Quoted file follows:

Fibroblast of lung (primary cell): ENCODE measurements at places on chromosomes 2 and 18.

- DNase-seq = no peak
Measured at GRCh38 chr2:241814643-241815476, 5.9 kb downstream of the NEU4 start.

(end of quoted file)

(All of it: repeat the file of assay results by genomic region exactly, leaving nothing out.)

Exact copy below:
Fibroblast of lung (primary cell): ENCODE measurements at places on chromosomes 2 and 18.

- DNase-seq = no peak
Measured at GRCh38 chr2:241814643-241815476, 5.9 kb downstream of the NEU4 start.